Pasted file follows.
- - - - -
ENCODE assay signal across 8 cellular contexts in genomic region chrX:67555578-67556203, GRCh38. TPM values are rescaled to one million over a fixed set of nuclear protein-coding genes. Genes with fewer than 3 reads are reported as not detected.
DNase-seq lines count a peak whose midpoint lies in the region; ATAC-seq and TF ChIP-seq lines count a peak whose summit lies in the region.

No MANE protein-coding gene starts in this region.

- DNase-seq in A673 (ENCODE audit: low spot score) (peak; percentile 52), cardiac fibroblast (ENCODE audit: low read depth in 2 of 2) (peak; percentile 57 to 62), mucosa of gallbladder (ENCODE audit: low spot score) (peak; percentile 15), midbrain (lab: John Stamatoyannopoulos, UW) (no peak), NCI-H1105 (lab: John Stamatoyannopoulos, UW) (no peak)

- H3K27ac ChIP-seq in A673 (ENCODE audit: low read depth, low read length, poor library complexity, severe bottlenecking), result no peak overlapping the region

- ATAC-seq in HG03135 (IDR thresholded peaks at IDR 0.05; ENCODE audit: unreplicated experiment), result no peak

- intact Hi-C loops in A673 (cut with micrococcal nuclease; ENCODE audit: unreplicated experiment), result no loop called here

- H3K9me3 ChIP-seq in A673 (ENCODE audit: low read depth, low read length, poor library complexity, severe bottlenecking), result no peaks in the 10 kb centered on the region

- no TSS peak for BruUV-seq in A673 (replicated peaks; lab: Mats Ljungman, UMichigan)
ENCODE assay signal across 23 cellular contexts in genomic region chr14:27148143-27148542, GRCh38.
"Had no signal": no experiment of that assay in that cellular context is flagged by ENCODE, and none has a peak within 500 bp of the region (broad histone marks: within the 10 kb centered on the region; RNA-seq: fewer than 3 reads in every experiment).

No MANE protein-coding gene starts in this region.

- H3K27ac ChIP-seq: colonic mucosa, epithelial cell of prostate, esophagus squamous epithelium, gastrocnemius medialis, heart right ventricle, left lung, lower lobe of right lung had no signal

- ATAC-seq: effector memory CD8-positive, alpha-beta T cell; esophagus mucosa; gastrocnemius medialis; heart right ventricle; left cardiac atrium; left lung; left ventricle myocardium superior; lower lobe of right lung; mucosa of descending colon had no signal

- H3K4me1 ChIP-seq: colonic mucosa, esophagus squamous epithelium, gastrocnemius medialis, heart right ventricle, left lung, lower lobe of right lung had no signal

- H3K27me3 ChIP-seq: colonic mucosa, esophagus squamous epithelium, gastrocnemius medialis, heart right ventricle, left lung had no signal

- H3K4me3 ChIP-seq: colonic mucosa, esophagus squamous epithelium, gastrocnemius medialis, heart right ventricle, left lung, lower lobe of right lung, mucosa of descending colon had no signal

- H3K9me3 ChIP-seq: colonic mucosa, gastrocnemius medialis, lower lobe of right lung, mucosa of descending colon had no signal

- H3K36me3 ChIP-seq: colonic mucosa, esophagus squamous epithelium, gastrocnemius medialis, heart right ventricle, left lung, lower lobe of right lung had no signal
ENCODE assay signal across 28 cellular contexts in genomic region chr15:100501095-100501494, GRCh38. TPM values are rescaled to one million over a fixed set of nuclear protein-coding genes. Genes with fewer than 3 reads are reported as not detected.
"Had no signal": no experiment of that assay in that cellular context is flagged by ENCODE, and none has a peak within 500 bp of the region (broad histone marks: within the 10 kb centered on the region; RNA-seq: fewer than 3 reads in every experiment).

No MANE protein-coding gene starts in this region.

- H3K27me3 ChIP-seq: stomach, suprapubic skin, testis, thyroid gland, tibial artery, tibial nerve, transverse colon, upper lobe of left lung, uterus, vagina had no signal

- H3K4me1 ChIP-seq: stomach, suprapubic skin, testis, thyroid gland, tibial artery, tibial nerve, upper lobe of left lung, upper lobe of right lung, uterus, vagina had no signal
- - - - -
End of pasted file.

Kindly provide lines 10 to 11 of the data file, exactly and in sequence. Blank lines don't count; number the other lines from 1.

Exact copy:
ENCODE assay signal across 23 cellular contexts in genomic region chr14:27148143-27148542, GRCh38.
"Had no signal": no experiment of that assay in that cellular context is flagged by ENCODE, and none has a peak within 500 bp of the region (broad histone marks: within the 10 kb centered on the region; RNA-seq: fewer than 3 reads in every experiment).